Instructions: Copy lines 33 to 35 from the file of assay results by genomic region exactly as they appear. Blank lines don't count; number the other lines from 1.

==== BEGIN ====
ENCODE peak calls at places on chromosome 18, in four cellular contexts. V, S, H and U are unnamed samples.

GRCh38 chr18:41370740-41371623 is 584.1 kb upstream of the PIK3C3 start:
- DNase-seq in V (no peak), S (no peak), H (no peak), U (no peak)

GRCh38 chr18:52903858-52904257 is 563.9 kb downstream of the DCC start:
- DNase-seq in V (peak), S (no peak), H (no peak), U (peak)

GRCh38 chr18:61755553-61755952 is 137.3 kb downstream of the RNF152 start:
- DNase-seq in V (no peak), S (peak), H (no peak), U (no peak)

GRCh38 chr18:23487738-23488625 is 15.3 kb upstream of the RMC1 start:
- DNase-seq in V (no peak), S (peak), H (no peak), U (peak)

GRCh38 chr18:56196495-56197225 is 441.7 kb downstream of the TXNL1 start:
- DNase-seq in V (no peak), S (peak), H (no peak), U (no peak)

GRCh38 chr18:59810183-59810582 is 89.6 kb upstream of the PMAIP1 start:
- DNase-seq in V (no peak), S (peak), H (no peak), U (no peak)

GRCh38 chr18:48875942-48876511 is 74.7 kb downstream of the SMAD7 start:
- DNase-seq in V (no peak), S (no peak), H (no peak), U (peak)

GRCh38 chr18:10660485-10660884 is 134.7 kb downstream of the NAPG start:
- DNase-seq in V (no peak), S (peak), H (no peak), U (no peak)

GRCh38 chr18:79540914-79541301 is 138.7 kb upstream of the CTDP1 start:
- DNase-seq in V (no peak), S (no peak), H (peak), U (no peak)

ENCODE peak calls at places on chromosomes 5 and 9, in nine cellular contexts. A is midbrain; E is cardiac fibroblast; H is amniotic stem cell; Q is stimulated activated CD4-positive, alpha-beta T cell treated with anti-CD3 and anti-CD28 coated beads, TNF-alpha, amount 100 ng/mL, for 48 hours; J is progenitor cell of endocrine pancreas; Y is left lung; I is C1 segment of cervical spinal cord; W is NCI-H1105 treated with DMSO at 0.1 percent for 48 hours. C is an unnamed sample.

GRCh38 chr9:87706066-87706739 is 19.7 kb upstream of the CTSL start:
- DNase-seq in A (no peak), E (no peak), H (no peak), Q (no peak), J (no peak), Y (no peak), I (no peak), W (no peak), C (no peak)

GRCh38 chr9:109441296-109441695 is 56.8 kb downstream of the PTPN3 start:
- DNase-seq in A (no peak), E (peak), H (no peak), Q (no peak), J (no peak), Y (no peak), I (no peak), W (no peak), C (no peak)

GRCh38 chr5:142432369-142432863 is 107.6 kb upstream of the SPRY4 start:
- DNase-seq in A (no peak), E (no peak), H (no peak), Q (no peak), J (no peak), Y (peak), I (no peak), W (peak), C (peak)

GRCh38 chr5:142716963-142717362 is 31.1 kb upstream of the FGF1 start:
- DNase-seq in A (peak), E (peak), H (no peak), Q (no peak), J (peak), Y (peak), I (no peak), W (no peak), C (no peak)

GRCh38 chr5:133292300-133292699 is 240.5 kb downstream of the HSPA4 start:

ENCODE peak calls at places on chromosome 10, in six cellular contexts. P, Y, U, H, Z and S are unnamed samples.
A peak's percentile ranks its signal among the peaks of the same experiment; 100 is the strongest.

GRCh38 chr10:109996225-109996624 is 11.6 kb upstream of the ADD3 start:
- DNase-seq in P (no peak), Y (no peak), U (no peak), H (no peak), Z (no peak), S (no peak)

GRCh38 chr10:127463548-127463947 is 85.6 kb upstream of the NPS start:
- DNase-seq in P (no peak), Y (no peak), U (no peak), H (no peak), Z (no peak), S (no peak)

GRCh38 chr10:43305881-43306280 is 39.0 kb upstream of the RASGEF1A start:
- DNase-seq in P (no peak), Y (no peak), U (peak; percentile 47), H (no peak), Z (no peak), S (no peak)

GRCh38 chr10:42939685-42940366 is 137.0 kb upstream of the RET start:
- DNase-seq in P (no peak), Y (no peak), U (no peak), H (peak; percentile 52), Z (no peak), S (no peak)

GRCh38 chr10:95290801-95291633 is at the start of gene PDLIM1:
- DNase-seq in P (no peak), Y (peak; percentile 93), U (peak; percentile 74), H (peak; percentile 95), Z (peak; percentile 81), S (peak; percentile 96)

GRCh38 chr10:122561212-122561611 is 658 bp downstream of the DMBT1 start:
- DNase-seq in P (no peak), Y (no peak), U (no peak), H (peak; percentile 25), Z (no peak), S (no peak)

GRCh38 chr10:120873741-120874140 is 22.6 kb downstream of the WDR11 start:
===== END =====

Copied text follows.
- DNase-seq in P (no peak), Y (no peak), U (no peak), H (no peak), Z (no peak), S (no peak)

GRCh38 chr10:127463548-127463947 is 85.6 kb upstream of the NPS start:
- DNase-seq in P (no peak), Y (no peak), U (no peak), H (no peak), Z (no peak), S (no peak)